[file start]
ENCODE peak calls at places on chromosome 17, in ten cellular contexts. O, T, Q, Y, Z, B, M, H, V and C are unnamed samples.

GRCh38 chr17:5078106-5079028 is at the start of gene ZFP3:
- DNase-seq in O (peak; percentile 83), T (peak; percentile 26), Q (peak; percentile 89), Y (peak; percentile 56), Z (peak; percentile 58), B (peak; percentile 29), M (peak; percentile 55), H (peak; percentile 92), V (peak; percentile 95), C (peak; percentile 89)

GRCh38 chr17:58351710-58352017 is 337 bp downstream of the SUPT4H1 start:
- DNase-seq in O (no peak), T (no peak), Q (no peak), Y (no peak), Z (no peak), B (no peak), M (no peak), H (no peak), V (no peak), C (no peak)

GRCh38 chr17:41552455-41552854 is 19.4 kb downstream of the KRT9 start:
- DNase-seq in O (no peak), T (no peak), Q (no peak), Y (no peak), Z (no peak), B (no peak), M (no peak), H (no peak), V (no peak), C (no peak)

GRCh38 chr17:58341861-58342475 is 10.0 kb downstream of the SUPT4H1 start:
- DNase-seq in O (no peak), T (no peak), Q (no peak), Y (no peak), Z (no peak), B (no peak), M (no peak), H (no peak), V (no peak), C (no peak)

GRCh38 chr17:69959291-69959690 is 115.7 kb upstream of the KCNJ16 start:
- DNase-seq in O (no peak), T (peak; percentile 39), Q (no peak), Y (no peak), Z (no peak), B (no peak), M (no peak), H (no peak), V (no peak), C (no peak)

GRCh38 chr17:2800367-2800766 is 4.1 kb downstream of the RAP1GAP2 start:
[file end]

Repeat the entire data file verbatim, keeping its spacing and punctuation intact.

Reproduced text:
ENCODE peak calls at places on chromosome 17, in ten cellular contexts. O, T, Q, Y, Z, B, M, H, V and C are unnamed samples.

GRCh38 chr17:5078106-5079028 is at the start of gene ZFP3:
- DNase-seq in O (peak; percentile 83), T (peak; percentile 26), Q (peak; percentile 89), Y (peak; percentile 56), Z (peak; percentile 58), B (peak; percentile 29), M (peak; percentile 55), H (peak; percentile 92), V (peak; percentile 95), C (peak; percentile 89)

GRCh38 chr17:58351710-58352017 is 337 bp downstream of the SUPT4H1 start:
- DNase-seq in O (no peak), T (no peak), Q (no peak), Y (no peak), Z (no peak), B (no peak), M (no peak), H (no peak), V (no peak), C (no peak)

GRCh38 chr17:41552455-41552854 is 19.4 kb downstream of the KRT9 start:
- DNase-seq in O (no peak), T (no peak), Q (no peak), Y (no peak), Z (no peak), B (no peak), M (no peak), H (no peak), V (no peak), C (no peak)

GRCh38 chr17:58341861-58342475 is 10.0 kb downstream of the SUPT4H1 start:
- DNase-seq in O (no peak), T (no peak), Q (no peak), Y (no peak), Z (no peak), B (no peak), M (no peak), H (no peak), V (no peak), C (no peak)

GRCh38 chr17:69959291-69959690 is 115.7 kb upstream of the KCNJ16 start:
- DNase-seq in O (no peak), T (peak; percentile 39), Q (no peak), Y (no peak), Z (no peak), B (no peak), M (no peak), H (no peak), V (no peak), C (no peak)

GRCh38 chr17:2800367-2800766 is 4.1 kb downstream of the RAP1GAP2 start: